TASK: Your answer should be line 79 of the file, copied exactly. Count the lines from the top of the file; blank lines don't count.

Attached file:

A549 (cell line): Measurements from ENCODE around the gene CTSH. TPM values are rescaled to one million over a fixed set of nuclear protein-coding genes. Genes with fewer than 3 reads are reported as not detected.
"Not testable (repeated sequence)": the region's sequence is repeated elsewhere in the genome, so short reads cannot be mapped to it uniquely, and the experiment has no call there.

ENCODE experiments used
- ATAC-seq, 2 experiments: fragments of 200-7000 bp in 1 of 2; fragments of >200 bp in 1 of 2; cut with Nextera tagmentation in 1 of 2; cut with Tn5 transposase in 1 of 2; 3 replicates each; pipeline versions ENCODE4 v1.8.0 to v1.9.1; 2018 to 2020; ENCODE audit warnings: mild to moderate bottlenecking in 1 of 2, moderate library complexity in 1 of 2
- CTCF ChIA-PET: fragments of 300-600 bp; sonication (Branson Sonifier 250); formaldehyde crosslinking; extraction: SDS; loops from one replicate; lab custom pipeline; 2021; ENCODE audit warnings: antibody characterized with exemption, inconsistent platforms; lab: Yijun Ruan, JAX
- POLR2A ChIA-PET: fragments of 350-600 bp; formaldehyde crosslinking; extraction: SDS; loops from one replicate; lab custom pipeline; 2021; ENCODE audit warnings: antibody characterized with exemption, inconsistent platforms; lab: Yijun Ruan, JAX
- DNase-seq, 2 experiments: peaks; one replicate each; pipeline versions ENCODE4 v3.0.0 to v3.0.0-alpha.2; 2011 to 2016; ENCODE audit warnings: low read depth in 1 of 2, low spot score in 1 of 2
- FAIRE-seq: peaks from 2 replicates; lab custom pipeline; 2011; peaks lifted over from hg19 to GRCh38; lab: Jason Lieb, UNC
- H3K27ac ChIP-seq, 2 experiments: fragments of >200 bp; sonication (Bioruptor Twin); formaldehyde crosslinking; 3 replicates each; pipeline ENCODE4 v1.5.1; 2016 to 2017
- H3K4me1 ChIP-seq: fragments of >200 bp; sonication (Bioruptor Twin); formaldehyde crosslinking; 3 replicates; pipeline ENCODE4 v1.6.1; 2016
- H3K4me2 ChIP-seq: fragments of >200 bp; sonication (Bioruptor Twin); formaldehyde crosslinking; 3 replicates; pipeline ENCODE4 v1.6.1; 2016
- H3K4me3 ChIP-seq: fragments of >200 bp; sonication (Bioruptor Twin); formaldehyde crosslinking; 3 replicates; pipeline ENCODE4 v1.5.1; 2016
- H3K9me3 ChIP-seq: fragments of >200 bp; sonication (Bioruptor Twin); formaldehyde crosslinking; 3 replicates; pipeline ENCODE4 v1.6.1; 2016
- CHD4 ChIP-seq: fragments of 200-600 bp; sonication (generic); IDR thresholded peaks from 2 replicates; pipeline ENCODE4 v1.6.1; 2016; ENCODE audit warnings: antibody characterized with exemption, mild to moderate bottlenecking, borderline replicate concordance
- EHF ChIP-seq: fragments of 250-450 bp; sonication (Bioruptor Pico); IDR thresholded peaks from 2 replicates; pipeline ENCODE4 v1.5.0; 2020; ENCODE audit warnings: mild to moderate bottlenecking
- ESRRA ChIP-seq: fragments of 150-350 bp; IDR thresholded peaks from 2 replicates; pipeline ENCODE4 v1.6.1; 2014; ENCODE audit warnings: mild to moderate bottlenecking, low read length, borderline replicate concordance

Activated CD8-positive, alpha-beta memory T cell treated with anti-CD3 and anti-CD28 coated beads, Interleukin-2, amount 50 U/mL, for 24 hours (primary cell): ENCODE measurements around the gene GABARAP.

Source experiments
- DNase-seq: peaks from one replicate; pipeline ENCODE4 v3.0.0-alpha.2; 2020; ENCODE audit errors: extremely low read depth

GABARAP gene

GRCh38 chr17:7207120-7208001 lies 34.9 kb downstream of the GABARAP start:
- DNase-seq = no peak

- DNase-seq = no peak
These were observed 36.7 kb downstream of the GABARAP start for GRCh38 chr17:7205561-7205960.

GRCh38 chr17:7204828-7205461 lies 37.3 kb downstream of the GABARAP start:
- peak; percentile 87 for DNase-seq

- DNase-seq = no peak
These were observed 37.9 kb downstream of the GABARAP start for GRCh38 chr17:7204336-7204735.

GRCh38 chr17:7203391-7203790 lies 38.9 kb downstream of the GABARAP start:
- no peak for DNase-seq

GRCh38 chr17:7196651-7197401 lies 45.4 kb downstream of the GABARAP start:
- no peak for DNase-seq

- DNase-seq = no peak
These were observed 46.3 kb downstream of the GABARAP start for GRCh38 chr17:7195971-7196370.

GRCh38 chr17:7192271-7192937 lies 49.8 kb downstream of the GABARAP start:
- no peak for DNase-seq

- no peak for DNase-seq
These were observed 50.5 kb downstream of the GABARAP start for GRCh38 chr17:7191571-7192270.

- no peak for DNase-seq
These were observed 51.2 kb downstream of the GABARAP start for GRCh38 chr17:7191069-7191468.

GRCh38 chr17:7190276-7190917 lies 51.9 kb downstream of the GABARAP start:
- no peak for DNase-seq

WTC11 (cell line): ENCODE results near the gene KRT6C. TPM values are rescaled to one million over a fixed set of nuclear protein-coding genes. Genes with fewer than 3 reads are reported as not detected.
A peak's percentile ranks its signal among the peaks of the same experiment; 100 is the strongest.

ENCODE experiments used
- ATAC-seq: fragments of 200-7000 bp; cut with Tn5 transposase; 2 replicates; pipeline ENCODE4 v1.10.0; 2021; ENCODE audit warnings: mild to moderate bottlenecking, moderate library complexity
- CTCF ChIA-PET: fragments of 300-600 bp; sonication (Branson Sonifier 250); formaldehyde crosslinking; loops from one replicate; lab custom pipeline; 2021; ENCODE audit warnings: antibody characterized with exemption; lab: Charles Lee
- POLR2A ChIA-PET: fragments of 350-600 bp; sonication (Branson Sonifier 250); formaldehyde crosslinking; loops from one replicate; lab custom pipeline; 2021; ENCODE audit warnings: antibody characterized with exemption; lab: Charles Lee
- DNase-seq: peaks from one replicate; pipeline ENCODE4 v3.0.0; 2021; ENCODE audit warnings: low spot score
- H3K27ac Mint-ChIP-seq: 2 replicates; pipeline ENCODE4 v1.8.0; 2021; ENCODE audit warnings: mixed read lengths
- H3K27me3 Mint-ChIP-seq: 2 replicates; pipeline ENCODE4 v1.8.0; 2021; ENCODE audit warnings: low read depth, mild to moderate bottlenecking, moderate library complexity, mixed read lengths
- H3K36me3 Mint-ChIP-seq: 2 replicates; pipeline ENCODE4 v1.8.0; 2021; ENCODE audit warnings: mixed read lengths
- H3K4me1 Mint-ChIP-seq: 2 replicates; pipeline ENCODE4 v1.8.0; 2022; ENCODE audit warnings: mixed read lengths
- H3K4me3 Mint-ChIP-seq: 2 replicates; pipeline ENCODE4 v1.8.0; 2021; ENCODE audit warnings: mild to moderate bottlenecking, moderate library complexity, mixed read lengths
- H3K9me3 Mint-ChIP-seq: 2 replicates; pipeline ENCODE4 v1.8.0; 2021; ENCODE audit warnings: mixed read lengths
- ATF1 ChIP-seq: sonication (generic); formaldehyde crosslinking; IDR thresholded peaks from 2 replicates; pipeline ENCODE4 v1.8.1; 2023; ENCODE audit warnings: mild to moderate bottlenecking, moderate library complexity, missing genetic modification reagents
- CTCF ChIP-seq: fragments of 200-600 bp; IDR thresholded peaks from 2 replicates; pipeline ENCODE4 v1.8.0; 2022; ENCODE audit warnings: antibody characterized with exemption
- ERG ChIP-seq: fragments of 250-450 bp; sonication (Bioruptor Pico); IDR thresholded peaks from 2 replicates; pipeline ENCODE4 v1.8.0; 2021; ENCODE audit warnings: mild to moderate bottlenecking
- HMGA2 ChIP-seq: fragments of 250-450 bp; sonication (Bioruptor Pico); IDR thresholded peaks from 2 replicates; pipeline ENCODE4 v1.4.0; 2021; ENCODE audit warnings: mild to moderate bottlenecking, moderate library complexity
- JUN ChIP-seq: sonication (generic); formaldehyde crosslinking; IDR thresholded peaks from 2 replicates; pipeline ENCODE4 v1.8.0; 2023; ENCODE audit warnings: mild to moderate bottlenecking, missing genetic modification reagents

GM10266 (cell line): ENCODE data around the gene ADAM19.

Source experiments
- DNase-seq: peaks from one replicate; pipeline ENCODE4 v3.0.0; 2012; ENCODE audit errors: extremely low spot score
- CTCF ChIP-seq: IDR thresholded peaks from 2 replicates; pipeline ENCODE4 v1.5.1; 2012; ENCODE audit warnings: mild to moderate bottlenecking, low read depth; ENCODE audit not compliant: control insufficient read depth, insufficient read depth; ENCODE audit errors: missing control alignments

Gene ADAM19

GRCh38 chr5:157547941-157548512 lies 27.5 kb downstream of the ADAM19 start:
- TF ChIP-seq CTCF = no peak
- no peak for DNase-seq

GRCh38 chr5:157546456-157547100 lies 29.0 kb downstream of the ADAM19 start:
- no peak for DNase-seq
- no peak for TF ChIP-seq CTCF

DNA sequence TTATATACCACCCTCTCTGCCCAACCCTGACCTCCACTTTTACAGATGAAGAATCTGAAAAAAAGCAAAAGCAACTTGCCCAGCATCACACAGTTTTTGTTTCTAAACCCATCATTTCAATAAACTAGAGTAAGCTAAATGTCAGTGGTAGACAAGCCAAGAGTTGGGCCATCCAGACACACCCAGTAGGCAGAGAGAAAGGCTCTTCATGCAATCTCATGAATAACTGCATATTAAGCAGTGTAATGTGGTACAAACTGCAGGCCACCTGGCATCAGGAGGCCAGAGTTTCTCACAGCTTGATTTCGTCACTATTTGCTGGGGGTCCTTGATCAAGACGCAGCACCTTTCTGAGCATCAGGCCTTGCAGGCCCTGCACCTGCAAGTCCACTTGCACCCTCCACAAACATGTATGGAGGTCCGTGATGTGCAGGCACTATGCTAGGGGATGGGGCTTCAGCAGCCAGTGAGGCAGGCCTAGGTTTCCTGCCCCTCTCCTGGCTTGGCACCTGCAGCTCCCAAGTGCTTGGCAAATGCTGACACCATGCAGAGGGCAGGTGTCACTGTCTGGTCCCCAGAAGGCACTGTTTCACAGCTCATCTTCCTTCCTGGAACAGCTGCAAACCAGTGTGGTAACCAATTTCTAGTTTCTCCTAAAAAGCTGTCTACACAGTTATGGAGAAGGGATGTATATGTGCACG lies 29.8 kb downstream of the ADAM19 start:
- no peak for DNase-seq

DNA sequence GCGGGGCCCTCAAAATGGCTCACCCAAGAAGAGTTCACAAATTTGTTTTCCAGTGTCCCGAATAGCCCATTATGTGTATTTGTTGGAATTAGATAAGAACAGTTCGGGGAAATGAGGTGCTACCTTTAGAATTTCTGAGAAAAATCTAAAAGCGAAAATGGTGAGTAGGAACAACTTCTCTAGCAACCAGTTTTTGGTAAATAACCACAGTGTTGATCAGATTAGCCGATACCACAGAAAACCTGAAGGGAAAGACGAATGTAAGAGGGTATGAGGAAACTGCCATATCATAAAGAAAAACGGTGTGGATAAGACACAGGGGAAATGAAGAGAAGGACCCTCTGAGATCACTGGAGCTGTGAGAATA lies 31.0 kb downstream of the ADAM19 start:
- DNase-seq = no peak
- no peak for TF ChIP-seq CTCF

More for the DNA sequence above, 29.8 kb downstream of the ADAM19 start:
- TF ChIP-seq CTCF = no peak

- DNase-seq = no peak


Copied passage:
- DNase-seq = no peak